Are you tactical and practical? Are you kitted out?

Are you tactical and practical? Are you kitted out?


By : Dalia Paratore

What body armor combination do you use to get the job done and why? Are you limited in what you can use based on agency/department/unit/branch budget or preferences?  We want to hear from you.  If you’re not sure what I mean read on…

If you face ballistic threats in the line of duty you’re familiar with and most likely use body armor.  Different kinds of body armor protect against various levels of bodily harm (or threat levels).  Body armor is rated based on its ability to stop various threats and is broken down into soft body armor and hard body armor; and these can be used together or separately depending upon the level of threat being faced.

Soft armor is soft and flexible, despite the fact that its components can be many times stronger than steel. It’s not as bulky as hard body armor, it’s usually worn underneath a uniform or in addition to some other kind of gear. In some cases, soft armor is used in conjunction with hard armor to provide the user with as much protection as possible.

Hard body armor is plates, typically made of ballistic steel, ultra-high molecular polyethylene or ceramic. Hard body armor is far stronger than soft body armor thanks to the impenetrability of its internal plates and is designed to stop most rifle rounds. But because of its strength qualities, hard armor is less comfortable, heavier and less pliable than soft body armor.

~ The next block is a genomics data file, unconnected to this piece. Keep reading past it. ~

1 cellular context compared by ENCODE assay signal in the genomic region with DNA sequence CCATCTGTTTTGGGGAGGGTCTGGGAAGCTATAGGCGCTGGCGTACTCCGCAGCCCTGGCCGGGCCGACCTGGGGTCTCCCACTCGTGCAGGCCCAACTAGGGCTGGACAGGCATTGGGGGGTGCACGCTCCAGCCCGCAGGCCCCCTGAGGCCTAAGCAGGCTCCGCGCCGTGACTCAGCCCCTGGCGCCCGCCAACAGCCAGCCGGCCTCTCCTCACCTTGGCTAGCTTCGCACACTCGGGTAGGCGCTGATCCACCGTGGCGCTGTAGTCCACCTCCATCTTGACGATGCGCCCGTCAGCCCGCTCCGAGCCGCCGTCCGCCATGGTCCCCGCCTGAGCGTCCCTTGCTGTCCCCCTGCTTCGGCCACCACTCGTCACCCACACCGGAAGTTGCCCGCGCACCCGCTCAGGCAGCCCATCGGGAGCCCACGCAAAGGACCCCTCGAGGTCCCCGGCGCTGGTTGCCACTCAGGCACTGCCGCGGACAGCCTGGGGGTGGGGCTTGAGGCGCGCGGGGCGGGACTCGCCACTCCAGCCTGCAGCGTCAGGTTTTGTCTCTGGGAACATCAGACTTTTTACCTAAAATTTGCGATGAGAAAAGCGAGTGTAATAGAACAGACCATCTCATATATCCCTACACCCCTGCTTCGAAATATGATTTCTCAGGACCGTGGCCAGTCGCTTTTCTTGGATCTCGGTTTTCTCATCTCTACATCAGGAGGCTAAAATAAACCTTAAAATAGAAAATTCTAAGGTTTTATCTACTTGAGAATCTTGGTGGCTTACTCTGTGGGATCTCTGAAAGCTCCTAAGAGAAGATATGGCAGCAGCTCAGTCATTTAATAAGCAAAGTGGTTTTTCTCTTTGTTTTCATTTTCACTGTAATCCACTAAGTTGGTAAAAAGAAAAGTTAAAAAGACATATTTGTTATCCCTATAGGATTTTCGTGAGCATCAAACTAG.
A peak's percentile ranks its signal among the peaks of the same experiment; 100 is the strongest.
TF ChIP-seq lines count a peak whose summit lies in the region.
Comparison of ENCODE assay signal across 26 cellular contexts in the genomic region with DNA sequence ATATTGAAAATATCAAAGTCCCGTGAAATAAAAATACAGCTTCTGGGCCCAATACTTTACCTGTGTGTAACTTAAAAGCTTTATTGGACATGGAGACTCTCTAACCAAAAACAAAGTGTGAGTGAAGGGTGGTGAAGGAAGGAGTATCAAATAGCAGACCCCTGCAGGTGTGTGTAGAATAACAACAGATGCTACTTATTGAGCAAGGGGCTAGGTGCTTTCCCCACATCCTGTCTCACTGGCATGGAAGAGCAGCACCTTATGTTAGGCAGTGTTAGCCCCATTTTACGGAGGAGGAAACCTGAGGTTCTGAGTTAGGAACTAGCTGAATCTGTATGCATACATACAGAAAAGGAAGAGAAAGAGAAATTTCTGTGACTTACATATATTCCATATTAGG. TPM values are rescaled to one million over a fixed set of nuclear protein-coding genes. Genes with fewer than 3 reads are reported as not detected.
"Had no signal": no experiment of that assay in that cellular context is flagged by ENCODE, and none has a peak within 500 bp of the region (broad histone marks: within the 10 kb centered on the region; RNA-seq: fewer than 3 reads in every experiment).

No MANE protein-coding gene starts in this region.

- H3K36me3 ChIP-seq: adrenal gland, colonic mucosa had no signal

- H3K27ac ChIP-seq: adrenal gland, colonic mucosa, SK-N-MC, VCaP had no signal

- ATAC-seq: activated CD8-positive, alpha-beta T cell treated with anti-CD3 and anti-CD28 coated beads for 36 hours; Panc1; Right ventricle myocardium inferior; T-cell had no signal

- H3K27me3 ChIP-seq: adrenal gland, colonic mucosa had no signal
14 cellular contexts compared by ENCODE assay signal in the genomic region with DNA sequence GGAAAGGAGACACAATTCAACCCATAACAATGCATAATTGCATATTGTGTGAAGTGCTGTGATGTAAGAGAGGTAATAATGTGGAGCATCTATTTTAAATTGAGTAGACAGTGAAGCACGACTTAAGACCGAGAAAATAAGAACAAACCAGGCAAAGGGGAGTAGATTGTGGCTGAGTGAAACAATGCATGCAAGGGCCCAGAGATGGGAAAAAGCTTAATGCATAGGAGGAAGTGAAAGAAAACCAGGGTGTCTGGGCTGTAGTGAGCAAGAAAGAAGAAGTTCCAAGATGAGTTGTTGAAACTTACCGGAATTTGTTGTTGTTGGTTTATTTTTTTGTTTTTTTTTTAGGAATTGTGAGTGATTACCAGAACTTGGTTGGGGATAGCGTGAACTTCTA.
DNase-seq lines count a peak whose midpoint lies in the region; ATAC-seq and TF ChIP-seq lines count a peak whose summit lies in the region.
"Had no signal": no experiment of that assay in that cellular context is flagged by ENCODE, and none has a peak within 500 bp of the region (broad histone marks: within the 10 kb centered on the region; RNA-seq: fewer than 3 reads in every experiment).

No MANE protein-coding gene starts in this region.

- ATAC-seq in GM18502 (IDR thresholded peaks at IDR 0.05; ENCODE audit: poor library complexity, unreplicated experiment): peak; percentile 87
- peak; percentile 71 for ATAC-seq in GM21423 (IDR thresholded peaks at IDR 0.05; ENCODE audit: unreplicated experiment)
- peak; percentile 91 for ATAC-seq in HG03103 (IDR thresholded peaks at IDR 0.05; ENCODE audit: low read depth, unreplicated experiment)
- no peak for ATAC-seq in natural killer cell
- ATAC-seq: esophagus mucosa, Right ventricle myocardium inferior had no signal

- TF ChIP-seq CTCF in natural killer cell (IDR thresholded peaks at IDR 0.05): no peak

Body armor is certified by the NIJ (National Institute of Justice), the governing body that oversees performance standards and testing for ballistic armor. NIJ is the standard by which all commercially available body armor is judged for safety and ballistic stopping power.  Their ratings are Type 1, Type 2a, Type 2 and Type 3a are all part of the soft body armor levels. Type 3 and Type 4 are hard plates designed to defeat projectiles at rifle speeds and in most cases must be used in conjunction with the soft body armor tested specifically for that combination.

Then there’s the added complexity that hard armor can either be ICW (in conjunction with) or STA (standalone). ICW plates should be used with a IIIA ballistic vests to provide its best protection. The rationale for ICW is that they are more covert and comfortable than STA plates. STA plates can be used alone with only a carrier-meaning without the ballistic vest- and are usually reserved for Tactical situations.  They are heavier and thicker than ICW plates. 

With the rapid development rate that different body armor companies employ, the designs and product categories are rapidly changing and becoming more diversified, allowing your department, agency, branch of the Military (units) or organization to choose the best suited for your job.

Need advice or products?  We have high-level knowledge in the firearms, lasers, training, tactical gear, body armor, EOD gear industry.  Email us at info@paratoreenterprises.com or send us a note at https://paratoreenterprises.com/#contact

Paratore Enterprises, Inc team has over 70 years of experience in providing strategy and consulting for the Defense and Tactical industry, as well as retail and commercial markets. We provide know-how in government contracting, vendor relations, trade show/event tactics, Dealer-of-Record implementation, Competitive/Differentiator analysis, sales leadership coaching and development. We enable companies to better target their audiences, improve reach, reduce churn and improve pipeline management

 

 



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